This failure to regulate U.S. weapons sales will continue to haunt the world—and with fatal consequences—unless a meaningful separation of powers is restored. The current dysfunctional Congress is unlikely to tighten the regulatory framework and impose a meaningful check on presidential power. But there may yet be hope—in the courts. A new legal case involving massive civilian deaths in Yemen resulting from unrestricted U.S. weapons sales to Saudi Arabia and the United Arab Emirates seeks judicial intervention to check the executive branch’s failure to follow the most basic parameters set by the AECA and FAA.
The Yemen Case
In Amin Allawi Ali, et al. v. Mohamed Ben Zayed Al-Nahyan, et al., seven Yemeni nationals brought suit on March 2, 2023, in the District of Columbia, directly challenging the legal structure that allowed the United States to send weapons to a Saudi- and UAE-led coalition that orchestrated attacks on Yemen when Iranian-backed Houthi insurgents took control of Yemen’s capital, Sana’a, in 2014. The United States backed the coalition to drive back the Houthis, engaging in a proxy war that has led inevitably to the massacre of innocent Yemeni civilians. The author, International Rights Advocates’ executive director, was introduced to groups of civilian victims of the coalition’s indiscriminate bombing and decided to file the case to see if the laws designed to prevent the slaughter of innocents could actually be enforced and set a precedent to prevent future abuses of the process.
The plaintiffs were severely injured and had family members killed when the coalition dropped bombs on civilian gatherings in Yemen. The bombs hit a wedding, killing 49 people (including 13 women and 29 children), and a funeral, killing several hundred. The suit names as defendants the leaders of the governments of Saudi Arabia and the UAE, the major defense contractors whose weapons were identified at the scenes of carnage (Raytheon Technologies, Lockheed Martin, and General Dynamics), the CEOs of those corporations, and the U.S. Departments of State and Defense for failing to observe the laws that should have prevented the sale of the U.S. weapons that were used to attack innocent civilians in Yemen.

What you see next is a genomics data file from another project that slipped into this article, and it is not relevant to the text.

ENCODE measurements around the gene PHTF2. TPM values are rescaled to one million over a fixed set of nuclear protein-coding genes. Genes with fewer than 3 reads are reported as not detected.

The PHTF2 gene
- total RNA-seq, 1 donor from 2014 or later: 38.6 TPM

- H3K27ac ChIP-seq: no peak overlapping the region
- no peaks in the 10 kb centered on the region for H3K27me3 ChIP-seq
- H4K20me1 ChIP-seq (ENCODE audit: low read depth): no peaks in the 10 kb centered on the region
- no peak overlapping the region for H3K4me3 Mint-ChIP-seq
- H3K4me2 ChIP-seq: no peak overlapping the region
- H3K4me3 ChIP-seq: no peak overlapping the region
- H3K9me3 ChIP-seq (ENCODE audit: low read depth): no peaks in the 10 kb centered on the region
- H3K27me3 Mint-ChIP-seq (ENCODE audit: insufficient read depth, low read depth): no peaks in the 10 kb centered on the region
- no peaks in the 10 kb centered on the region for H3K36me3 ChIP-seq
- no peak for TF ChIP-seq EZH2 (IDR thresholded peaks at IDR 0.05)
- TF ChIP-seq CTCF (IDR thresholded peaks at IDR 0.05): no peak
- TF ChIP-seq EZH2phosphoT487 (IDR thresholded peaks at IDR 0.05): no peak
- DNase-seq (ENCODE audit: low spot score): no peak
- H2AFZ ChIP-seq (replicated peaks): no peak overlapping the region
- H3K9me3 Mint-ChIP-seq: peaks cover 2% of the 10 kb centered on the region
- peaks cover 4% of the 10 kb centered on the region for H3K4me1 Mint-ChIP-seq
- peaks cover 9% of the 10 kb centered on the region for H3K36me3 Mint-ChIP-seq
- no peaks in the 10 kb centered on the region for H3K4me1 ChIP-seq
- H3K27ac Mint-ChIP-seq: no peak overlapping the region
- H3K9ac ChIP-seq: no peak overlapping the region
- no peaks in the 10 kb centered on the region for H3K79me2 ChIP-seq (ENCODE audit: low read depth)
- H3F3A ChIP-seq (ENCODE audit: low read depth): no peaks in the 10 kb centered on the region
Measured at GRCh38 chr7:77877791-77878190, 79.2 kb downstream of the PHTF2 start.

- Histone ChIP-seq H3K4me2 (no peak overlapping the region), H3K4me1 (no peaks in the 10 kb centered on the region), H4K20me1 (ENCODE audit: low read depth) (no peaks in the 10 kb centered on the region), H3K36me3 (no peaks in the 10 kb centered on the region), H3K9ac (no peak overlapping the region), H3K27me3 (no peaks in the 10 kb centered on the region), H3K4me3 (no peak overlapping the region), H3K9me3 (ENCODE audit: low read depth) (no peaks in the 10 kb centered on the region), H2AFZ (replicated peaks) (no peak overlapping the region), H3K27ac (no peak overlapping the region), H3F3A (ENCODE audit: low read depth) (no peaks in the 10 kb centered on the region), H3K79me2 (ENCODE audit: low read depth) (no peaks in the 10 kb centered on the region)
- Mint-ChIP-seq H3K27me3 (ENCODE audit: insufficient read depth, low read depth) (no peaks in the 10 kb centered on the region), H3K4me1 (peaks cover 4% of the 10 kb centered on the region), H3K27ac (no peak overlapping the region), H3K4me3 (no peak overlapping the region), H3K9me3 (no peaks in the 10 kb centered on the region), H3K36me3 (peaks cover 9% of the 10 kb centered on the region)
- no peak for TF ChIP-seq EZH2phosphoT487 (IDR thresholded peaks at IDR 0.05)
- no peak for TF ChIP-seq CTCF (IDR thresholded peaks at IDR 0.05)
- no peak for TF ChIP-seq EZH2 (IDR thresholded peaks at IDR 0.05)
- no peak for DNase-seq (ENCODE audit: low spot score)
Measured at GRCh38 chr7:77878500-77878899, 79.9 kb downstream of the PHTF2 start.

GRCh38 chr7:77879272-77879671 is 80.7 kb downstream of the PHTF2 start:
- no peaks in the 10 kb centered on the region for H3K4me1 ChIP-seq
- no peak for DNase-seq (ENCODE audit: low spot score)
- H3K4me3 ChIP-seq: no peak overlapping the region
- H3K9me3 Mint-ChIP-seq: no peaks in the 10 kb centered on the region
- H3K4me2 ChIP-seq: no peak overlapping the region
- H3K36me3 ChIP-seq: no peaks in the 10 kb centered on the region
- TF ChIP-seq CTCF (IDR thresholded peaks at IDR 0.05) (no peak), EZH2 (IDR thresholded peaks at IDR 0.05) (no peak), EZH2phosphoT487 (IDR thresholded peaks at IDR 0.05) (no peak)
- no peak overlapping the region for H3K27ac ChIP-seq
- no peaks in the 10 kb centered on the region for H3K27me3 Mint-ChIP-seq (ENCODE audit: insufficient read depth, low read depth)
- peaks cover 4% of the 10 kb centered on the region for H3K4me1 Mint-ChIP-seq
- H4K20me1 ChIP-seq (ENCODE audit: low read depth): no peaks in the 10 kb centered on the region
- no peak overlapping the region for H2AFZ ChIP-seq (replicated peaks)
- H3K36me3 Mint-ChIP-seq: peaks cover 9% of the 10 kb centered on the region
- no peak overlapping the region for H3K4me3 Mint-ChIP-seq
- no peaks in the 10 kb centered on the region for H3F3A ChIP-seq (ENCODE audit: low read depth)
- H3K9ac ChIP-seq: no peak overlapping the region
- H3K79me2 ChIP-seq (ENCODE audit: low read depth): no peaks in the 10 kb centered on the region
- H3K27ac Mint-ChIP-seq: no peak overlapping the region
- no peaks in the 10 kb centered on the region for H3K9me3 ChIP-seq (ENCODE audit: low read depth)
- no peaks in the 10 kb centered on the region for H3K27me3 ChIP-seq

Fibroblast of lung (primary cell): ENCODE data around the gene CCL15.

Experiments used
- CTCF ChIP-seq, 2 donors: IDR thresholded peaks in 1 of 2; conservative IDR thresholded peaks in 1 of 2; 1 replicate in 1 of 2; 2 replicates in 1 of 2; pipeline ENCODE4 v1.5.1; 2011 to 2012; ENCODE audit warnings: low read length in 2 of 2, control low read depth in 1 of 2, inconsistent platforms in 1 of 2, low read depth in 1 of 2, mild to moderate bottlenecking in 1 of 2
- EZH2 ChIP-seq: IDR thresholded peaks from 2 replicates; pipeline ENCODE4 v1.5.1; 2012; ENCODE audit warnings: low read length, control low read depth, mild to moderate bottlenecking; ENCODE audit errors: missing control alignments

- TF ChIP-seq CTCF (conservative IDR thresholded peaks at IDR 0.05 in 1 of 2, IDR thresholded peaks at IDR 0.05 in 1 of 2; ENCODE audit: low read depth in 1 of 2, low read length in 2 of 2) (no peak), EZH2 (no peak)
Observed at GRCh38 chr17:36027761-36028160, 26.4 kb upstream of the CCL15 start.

The horrific facts alleged in the complaint are supported by a remarkable report from the Government Accountability Office (GAO) that documents the underlying realities of the conflict in Yemen and the process under which the U.S. government supplied weapons to the coalition. As reported by the GAO, “The UN estimates that from March 2015 to August 2021 there were about 23,000 airstrikes by the Saudi-led coalition in Yemen, killing or injuring over 18,000 civilians.” During this same time period, the Defense Department administered the sale of military equipment worth at least $54.6 billion to Saudi Arabia and the UAE.
As noted, there are two legislative constraints on the U.S. government’s ability to provide arms to the coalition. First, as with the Israel example, the AECA directs that such sales be limited to “friendly countries solely for internal security, for legitimate self-defense.” Further, the FAA restricts “security assistance” to “any country the government of which engages in a consistent pattern of gross violations of internationally recognized human rights,” with certain exceptions.